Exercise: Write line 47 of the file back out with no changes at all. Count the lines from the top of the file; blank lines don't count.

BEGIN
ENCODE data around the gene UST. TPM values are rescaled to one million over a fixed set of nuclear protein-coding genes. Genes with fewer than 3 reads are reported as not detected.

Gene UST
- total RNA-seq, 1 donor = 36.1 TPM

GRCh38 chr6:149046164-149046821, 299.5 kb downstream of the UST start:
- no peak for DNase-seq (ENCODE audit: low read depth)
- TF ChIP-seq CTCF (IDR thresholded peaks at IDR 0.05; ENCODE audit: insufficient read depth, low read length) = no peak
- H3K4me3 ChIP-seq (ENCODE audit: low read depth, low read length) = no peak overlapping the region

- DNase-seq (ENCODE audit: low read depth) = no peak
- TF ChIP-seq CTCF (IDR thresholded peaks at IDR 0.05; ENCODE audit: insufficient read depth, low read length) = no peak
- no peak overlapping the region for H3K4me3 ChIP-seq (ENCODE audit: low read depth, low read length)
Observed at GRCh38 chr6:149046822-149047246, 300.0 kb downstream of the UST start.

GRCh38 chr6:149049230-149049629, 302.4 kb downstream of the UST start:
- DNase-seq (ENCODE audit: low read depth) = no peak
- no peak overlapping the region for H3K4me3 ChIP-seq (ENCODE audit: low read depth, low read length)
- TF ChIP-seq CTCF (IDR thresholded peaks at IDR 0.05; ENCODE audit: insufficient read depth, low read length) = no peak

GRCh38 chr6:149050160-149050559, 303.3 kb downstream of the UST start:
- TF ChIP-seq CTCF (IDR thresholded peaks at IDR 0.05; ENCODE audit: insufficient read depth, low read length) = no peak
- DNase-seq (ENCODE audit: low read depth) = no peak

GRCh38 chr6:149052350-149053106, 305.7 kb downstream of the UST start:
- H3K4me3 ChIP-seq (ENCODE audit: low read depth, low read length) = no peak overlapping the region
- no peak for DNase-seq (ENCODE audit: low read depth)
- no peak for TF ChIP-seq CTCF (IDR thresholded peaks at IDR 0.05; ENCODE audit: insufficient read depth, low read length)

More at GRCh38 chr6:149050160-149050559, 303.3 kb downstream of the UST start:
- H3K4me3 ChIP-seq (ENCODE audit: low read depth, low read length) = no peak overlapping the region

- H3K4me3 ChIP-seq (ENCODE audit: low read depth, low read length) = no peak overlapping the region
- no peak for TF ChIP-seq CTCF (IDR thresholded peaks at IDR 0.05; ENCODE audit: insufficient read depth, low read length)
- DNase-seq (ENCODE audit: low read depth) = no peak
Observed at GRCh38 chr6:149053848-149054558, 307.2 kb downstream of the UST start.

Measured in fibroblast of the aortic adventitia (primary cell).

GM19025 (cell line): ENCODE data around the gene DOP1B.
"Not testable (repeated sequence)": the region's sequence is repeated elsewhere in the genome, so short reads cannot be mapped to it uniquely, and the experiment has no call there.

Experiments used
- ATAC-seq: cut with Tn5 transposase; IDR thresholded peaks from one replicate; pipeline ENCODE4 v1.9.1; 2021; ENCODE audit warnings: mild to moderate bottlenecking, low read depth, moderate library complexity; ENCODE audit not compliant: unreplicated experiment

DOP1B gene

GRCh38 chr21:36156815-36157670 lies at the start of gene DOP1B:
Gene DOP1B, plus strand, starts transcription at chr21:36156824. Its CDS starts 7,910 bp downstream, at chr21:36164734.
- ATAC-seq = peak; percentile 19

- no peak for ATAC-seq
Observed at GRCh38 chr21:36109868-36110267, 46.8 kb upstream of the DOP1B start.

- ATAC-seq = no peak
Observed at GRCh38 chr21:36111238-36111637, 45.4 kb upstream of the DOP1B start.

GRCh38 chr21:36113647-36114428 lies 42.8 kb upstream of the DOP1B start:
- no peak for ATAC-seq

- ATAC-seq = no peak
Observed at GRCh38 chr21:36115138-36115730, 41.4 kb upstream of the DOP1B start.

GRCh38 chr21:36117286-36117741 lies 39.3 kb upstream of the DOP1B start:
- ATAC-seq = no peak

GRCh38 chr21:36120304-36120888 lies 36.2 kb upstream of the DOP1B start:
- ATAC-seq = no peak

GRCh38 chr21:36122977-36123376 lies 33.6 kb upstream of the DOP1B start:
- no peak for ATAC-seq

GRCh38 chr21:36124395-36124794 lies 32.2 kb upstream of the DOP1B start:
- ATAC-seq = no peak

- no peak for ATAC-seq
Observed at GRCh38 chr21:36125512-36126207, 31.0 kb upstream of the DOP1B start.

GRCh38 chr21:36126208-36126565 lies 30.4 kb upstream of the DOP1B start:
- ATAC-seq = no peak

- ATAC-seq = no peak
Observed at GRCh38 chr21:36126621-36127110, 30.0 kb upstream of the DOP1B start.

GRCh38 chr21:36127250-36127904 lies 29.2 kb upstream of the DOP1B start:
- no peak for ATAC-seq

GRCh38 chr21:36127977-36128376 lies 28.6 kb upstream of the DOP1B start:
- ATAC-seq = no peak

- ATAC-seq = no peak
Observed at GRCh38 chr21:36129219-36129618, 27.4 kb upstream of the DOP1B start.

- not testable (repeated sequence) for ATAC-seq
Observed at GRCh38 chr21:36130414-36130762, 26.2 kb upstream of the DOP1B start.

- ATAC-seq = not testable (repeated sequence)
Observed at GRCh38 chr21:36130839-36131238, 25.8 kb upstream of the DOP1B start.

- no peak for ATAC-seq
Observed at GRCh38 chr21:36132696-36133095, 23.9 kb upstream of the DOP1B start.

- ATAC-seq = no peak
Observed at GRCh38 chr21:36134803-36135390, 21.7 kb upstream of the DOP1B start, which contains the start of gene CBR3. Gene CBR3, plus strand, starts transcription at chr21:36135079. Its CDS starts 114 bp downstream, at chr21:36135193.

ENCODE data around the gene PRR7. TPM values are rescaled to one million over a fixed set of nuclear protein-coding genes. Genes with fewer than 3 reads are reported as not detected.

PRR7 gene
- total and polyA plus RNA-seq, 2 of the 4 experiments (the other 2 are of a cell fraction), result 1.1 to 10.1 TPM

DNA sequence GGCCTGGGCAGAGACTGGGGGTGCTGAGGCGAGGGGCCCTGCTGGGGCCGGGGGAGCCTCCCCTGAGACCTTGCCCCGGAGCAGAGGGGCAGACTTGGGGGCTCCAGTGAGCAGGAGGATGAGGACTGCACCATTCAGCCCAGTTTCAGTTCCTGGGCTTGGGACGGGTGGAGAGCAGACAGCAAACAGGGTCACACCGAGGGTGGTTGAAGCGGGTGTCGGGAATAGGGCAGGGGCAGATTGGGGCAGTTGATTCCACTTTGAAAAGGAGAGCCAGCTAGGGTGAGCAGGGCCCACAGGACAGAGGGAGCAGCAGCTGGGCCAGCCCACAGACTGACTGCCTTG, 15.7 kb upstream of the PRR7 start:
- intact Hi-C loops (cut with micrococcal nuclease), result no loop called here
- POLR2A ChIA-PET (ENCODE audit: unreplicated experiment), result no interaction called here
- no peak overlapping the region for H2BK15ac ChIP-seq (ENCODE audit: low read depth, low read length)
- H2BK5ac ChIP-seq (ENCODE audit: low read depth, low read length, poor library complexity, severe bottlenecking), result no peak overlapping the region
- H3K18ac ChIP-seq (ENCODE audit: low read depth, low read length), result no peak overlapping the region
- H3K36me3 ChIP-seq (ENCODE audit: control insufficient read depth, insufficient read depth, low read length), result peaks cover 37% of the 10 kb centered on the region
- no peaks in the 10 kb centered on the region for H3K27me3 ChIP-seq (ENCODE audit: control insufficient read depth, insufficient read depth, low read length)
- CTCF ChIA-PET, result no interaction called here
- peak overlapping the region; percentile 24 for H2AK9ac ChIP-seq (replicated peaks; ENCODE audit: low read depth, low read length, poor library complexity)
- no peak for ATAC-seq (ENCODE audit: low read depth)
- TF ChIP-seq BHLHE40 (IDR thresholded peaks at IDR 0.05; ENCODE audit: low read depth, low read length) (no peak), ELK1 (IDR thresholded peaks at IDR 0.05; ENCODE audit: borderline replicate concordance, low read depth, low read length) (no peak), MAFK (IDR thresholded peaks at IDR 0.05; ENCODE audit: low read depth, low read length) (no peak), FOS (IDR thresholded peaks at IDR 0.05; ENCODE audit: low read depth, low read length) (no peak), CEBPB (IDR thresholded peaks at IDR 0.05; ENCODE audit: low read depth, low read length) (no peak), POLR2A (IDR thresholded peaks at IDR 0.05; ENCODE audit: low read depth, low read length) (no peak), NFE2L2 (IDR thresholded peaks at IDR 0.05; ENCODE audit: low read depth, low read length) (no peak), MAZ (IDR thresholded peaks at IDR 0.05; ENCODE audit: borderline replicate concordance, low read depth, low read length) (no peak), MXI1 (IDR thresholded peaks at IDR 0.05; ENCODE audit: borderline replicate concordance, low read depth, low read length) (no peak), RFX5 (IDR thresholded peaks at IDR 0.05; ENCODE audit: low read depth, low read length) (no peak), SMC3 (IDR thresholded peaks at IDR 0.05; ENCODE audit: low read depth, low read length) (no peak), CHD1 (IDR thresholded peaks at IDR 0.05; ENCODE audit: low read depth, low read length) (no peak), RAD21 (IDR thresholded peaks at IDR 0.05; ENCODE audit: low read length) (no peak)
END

- ATAC-seq = no peak